Brian Byrne reminisces the good ol’ days of Disney
Like every kid of the ’90s, my childhood comprised three things: Pokémon, penny sweets and Disney. While the former two are still decidedly awesome, the latter has declined so far into sheer crappiness that I just have to ask: what the hell happened?
The Lion King (1994) was the first film I ever saw in the cinema. I had just turned 5, and, although I was too much of a youngling to understand what was going on, I still recall being mesmerised by the whole thing. Looking back, all I can really remember are the bright colours and the fact that my sister was bawling. But damn, that movie was amazing.
The Lion King was my first foray into the Disney empire and succeeded in cementing my love for the studio forever more. It had everything Disney is famous for: an epic story, fully realised characters, comedy, horror, and sentiment. Not to mention a killer soundtrack, much of which today resides in my iTunes collection.
The aforementioned film is part of what is now termed The Disney Renaissance, a period of time when Disney could do no wrong. Running from the late 1980s to the late 1990s, releases included classics like Beauty and the Beast (1991), Aladdin (1992), and Pocahontas (1995). Every one of these films are widely regarded as Disney’s finest. In particular, Beauty and the Beast, which many believe to be the best thing Disney has ever done, was the first animated film ever to be nominated the Best Picture at the Oscars.
The Disney Renaissance came to an end in 1999 with the release of Tarzan. This was the moment when Disney began its long-lasting decline; when it turned from sacred to shit. Sure, Tarzan was great, but nothing beyond this has really wowed me since. Well, one has, but we’ll get to that later.
The 2000s, as far as I’m concerned, is when Disney lost the respect it took all those years to instil. Atlantis: The Lost Empire? Crap. Treasure Planet? Crap. Home on the Range? Crap! To add insult to injury, the company tried to save its own ass in 2006 by buying the perpetually awesome Pixar. When I learned of the acquisition I was terrified: how could Pixar, a studio with a perfect track record, allow itself to be tainted by Disney, a studio that hadn’t released anything worth watching since ten years before? Alas, it was ok: while Disney would oversee all projects, creative control would remain in the hands of Pixar.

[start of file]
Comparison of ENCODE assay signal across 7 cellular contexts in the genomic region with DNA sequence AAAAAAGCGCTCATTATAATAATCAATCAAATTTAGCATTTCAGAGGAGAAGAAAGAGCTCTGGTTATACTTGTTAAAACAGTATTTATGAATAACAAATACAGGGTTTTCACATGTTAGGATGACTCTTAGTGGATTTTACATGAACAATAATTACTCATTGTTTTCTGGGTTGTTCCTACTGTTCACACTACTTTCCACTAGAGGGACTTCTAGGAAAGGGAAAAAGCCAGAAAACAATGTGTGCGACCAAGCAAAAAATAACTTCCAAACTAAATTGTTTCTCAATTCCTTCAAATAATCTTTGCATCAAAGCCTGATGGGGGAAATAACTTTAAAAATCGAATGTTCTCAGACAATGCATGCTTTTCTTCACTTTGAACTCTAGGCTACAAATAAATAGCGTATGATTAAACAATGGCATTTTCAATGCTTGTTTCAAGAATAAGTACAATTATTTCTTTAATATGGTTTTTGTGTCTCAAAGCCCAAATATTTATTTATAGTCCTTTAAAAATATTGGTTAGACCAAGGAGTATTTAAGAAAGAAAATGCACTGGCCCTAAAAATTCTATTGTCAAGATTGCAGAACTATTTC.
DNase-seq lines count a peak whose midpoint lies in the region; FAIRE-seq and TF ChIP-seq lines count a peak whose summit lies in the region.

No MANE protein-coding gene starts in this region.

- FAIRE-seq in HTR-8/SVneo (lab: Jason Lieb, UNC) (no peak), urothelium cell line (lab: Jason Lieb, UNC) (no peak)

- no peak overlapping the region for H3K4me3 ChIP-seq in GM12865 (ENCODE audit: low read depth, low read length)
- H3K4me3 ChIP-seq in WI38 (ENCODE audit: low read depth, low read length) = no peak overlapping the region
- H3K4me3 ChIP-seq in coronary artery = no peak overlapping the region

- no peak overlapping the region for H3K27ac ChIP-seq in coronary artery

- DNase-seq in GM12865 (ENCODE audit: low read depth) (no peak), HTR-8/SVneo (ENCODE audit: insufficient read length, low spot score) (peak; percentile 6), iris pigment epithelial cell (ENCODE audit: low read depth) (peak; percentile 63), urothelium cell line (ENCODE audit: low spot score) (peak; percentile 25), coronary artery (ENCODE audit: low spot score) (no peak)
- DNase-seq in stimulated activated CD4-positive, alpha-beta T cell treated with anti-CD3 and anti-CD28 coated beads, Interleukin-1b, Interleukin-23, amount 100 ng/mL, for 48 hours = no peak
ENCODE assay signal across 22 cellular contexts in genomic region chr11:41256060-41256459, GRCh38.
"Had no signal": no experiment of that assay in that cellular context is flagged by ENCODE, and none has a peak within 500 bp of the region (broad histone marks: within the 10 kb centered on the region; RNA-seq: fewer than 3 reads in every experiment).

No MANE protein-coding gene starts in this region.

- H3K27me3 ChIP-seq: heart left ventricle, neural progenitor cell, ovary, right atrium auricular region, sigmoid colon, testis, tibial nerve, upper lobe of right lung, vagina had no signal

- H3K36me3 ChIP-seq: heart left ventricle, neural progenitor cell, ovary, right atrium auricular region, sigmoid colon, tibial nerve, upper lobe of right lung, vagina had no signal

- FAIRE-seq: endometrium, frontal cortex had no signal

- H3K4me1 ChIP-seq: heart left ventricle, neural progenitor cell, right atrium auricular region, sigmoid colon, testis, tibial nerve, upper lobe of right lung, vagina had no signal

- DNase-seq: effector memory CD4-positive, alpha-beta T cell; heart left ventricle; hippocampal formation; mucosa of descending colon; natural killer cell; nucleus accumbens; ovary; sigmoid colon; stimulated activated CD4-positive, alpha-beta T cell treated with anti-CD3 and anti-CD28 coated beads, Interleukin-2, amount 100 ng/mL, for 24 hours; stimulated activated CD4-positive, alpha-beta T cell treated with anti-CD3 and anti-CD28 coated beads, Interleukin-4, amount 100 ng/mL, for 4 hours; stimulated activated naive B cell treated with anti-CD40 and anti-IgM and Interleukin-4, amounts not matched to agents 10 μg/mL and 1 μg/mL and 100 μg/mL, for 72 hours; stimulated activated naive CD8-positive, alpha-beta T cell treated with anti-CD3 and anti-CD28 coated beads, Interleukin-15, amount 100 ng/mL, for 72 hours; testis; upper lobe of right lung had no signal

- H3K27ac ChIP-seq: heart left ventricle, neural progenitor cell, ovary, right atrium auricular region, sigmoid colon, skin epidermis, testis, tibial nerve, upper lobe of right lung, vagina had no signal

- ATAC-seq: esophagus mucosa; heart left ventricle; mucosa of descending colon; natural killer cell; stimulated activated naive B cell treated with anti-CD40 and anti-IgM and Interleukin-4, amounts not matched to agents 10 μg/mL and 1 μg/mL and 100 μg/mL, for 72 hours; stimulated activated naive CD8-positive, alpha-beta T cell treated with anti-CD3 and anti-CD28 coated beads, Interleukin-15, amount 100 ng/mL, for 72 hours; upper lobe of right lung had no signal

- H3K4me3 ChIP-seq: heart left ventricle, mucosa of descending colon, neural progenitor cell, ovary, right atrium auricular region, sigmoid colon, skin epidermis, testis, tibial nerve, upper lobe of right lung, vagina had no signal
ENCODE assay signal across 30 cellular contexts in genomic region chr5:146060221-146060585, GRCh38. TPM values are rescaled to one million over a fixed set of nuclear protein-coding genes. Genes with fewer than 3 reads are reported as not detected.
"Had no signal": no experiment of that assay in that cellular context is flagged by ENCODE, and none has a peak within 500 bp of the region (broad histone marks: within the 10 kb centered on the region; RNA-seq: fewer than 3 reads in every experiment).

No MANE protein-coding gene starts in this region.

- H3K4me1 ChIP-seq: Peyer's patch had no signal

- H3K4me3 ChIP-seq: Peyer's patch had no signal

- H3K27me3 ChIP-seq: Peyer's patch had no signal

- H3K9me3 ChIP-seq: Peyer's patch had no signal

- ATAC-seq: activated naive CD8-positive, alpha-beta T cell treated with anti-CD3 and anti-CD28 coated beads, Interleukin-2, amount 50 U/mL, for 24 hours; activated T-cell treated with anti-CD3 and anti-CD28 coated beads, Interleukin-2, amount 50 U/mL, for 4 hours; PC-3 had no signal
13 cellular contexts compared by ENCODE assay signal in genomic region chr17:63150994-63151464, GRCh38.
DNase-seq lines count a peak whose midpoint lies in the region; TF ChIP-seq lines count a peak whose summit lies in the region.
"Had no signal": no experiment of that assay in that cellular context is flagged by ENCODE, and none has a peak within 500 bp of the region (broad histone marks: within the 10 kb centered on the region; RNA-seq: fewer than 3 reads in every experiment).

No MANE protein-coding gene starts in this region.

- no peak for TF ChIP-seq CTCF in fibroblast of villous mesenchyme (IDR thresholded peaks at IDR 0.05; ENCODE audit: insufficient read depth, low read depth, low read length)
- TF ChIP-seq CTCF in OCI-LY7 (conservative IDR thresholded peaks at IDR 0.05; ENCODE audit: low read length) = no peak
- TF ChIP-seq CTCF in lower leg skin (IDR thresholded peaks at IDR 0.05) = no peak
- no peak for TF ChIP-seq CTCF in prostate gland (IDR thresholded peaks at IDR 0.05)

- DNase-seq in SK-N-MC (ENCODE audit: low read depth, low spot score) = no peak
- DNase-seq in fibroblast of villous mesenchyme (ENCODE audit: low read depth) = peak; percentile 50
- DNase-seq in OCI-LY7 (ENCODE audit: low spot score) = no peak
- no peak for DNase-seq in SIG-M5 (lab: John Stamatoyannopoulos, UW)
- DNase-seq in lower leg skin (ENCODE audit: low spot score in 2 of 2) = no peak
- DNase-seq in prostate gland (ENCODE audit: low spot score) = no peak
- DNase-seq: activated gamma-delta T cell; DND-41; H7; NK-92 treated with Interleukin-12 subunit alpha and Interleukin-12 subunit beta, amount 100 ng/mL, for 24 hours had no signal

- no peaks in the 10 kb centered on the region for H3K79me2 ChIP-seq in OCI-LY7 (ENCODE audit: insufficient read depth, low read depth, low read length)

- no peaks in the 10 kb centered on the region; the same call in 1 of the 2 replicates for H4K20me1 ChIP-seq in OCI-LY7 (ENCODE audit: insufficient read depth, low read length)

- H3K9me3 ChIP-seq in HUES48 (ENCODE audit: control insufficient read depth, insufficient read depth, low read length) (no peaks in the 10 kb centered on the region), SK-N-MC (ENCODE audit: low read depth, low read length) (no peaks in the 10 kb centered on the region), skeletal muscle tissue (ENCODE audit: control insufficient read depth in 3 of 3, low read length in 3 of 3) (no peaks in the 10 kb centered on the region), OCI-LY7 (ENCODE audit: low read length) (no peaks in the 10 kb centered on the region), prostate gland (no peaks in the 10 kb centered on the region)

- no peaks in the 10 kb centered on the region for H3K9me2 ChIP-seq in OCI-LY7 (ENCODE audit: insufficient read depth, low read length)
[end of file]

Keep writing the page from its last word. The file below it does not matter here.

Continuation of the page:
For the last few years I had entirely forgotten about Disney. An endless string of disappointment had left me with little faith in the company, and I moved on to bigger and better things, namely the studio mentioned five or six times in the previous paragraph.
And then 2011 came. And with it, a movie so brilliant it has undone much of the irritation brought on in the noughties: Tangled. Based on Rapunzel, Tangled retells the classic tale in a witty and exciting way. But it’s not just that. I can’t quite put my finger on it, but Tangled has succeeded in recapturing the magic classic Disney features boast. That may be down to the fact that the movie cost a staggering $260 million to make, but perhaps the people at Disney have rediscovered something they had for such a long time lost. Maybe, just maybe, the Disney we all know and once loved is back. Hopefully, the studio’s next release doesn’t prove Tangled to be nothing more than a diamond in the roughest of the rough.